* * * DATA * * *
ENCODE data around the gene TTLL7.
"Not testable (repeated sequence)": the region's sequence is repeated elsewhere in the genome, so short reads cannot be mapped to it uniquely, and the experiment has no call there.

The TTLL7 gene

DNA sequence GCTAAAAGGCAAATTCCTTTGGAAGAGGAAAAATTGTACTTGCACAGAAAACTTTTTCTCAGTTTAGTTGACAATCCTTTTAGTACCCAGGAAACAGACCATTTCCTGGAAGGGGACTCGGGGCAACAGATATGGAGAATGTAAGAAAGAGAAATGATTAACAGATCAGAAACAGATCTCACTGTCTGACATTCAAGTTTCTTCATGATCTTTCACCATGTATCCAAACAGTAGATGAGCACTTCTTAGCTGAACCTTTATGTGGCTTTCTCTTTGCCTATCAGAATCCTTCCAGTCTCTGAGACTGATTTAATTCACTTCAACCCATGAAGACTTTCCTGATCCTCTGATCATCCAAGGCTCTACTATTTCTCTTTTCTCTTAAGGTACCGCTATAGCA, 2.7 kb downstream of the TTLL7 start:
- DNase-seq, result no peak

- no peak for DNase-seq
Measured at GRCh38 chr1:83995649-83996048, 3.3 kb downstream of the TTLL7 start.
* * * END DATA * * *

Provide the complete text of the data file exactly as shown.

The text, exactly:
ENCODE data around the gene TTLL7.
"Not testable (repeated sequence)": the region's sequence is repeated elsewhere in the genome, so short reads cannot be mapped to it uniquely, and the experiment has no call there.

The TTLL7 gene

DNA sequence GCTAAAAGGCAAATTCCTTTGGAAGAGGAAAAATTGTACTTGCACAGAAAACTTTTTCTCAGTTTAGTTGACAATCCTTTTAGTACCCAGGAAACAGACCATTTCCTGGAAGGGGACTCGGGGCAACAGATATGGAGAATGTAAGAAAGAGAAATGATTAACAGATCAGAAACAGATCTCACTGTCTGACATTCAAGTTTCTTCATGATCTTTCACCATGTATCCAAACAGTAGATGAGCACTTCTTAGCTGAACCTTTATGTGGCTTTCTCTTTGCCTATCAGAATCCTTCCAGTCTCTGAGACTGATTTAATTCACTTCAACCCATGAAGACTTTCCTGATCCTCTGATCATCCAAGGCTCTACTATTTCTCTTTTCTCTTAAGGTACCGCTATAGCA, 2.7 kb downstream of the TTLL7 start:
- DNase-seq, result no peak

- no peak for DNase-seq
Measured at GRCh38 chr1:83995649-83996048, 3.3 kb downstream of the TTLL7 start.